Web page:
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This seemingly small, shingle-covered home in Melbourne, Australia may not look like a sustainable powerhouse, but in reality it is generating 100kwh of  energy  per day with a 26kwh Tesla battery. This number stands out compared to the 19kwh of energy the average Australian house uses per day. Known as the Garden House, the modern abode has an impressive set of sustainability features. In addition to its 17kW  solar panels  that face north, east and west to maximize solar output throughout the day, it also boasts a 15,000-liter rainwater tank stored under the garage for use in the toilets and to irrigate the garden. Related: Biophilic dome homes produce more energy than they consume The goal was to create a self-sustaining,  modern  home that didn’t feel big yet could accommodate a family of five. According to the clients, the architects were able to make this dream a reality. “Our home doesn’t feel too huge, it feels homely and cosy,” said the owners. “It’s like a little eco system, the more people the more sense it makes. It’s a multitasking house, doing four things at the same time. There’s logical space for it and it all works.” This was achieved by breaking up the bulk of the house into four smaller zones: an office, a kitchen/living room, a dining area and a kids’ area, each connected through mirrored glass links or bridges. Since the glass reflects its lush surroundings, the result is a cozy space that maintains a cohesive style. According to the designers, the clients wanted to keep as much of the plot’s existing greenery as possible, so they could enjoy the  garden  feel right when they moved in. The home also includes underfloor insulation, hydronic heating and double glazed windows with thermally broken aluminum frames. Such features allow the house to operate without gas or fossil fuels. For materials, the designers opted for  recycled  brick and 50% fly-ash content cement to lower emissions. The home has since won accolades from the Victorian Institute of Architects Awards. Austin Maynard Architects also dubbed the project its “most sustainable house so far.” + Austin Maynard Architects Via Dezeen Images via Austin Maynard Architects

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This house made of drought-felled wood is a water-saving wonder

October 5, 2017 by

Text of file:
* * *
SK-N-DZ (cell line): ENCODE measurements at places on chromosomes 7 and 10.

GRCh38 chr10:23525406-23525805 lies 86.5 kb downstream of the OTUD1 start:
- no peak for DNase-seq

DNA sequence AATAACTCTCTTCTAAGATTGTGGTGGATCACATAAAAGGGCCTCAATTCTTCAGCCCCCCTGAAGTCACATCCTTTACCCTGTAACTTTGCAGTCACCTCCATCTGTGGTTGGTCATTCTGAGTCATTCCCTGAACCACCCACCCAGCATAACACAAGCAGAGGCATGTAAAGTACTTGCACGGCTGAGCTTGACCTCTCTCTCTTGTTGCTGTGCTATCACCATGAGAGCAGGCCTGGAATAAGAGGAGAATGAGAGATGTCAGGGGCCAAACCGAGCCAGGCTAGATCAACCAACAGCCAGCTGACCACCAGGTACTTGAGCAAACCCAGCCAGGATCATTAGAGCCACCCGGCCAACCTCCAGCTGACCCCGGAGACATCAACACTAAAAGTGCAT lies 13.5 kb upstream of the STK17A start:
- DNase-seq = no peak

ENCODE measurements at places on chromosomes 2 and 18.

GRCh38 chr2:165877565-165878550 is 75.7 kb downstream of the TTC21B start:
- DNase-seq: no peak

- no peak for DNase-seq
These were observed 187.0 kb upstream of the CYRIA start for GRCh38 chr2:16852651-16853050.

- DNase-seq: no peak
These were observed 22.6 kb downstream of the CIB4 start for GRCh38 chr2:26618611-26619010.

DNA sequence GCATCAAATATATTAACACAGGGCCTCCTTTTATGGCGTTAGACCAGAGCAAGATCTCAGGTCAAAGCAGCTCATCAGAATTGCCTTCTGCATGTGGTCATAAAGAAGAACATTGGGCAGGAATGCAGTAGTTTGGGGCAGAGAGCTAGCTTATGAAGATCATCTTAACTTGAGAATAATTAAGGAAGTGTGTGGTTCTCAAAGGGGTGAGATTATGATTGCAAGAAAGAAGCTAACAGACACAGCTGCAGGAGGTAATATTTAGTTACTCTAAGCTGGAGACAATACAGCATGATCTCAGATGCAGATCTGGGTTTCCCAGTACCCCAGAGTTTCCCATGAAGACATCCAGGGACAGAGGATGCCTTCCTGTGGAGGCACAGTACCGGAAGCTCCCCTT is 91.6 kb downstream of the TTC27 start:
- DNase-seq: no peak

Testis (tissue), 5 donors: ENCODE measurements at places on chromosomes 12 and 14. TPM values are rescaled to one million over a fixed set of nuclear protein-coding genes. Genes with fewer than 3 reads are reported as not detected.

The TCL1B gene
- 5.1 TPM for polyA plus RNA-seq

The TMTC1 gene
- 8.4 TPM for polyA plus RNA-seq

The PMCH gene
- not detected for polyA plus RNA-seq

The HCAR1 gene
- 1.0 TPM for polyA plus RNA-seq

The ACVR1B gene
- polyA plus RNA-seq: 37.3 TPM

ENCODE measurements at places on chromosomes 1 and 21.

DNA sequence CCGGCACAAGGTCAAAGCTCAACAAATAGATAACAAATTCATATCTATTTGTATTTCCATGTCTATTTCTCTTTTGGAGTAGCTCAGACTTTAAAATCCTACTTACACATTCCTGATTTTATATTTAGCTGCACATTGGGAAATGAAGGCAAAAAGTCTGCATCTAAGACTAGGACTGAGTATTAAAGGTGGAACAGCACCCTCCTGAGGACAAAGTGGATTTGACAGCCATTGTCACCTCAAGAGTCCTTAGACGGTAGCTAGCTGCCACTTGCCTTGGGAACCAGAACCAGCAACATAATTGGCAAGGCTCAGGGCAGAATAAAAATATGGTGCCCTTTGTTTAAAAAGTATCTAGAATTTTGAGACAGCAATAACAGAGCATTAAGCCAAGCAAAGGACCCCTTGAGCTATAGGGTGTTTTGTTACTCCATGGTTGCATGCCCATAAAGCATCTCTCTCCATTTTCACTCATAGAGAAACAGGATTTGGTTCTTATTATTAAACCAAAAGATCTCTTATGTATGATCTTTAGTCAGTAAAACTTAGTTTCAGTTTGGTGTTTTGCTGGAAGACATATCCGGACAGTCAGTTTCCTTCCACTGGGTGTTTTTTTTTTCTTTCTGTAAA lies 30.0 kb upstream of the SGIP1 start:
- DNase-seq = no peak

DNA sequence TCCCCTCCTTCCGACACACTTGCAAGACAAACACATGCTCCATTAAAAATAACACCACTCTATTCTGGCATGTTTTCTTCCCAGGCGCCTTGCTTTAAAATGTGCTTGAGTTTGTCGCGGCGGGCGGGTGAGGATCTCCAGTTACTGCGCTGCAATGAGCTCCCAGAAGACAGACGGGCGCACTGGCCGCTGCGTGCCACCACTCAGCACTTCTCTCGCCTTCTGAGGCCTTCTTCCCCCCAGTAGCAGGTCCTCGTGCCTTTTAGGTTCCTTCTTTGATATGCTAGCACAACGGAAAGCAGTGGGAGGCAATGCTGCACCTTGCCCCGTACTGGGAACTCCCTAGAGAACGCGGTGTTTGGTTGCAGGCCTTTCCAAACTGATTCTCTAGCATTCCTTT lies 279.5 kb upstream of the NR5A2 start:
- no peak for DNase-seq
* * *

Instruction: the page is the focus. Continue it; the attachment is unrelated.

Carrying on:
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California’s extreme droughts are so dire that students at UC Davis have designed an impressive solar-powered home built out of drought-felled timber and installed with various state-of-the-art water conservation features geared towards California residents. The design of the team’s Our H2Ouse (pronounced “our house”) not only implements various grey water systems to use 50% less potable water than a typical residence, but smart technology with real-time LED displays enables homeowners to monitor and control water flow at every single water line. According to the students from UC Davis, who are currently exhibiting their solar home in this year’s Solar Decathlon event in Denver, they based the design on three main pillars: drought resilience, education, and inclusiveness. Using California-specific strategies in the prototype, the resulting Our H2Ouse is a highly-efficient, net-zero-energy design that is equipped to drastically reduce potable water use. Related: 8 amazing homes that are 100% powered by the sun Geared for the state’s inevitable future droughts, the home was installed with various greywater systems , including a cutting-edge sanitization technology developed at the university. All of the home’s water faucets are equipped with light-up feedback displays to help occupants monitor and control water flow rates at every step. For example, the shower has LED lights that change from blue to red, depending on water use. At the front of the house is a wooden water tank with a gauge that rises and falls to display the daily water usage of the home. According to the team, this smart monitoring system was geared towards overcoming the most unpredictable factor in energy and water conservation : human behavior. By installing smart technologies with real-time displays, the team hopes to bridge the gap between potential and realized water and energy savings. Interestingly, a unique feature of the home’s digitized system allows for sharing usage numbers within a network of users, meaning that eco-minded homeowners can actively participate in not only their own water conservation efforts, but that of the surrounding community. While the heart of the home may be geared to address the state’s water issues, the aesthetic is also a nod to California style. The simple, modern-rustic design reflects the two side of Cali life, urban and rural. To efficiently and sufficiently insulate the home, the team chose to use a 12” thick, bamboo-based , panelized exterior wall system and structural insulated panels (SIPs). This system reduces the home’s carbon footprint to a fraction of a standard residence. All of the wood used in the home was sourced from salvaged California trees  that died due to the state’s severe drought. Because this felled wood is dry and prone to burning, using it in the home design actively helps prevent forest fires. On the interior, the home is well-lit with natural light thanks to large glass doors that lead to the open-air deck. As for the interior furnishings, there are plenty of multi-functional items that were handcrafted by the students themselves, including hollow stools that can be used for storage, and that can be combined to be used as beds or tables. Motion-triggered recessed circadian LED lighting was installed into the flooring to create a modern, but efficient ambience throughout the home. + UC Davis Solar Decathlon Photography by Mike Chino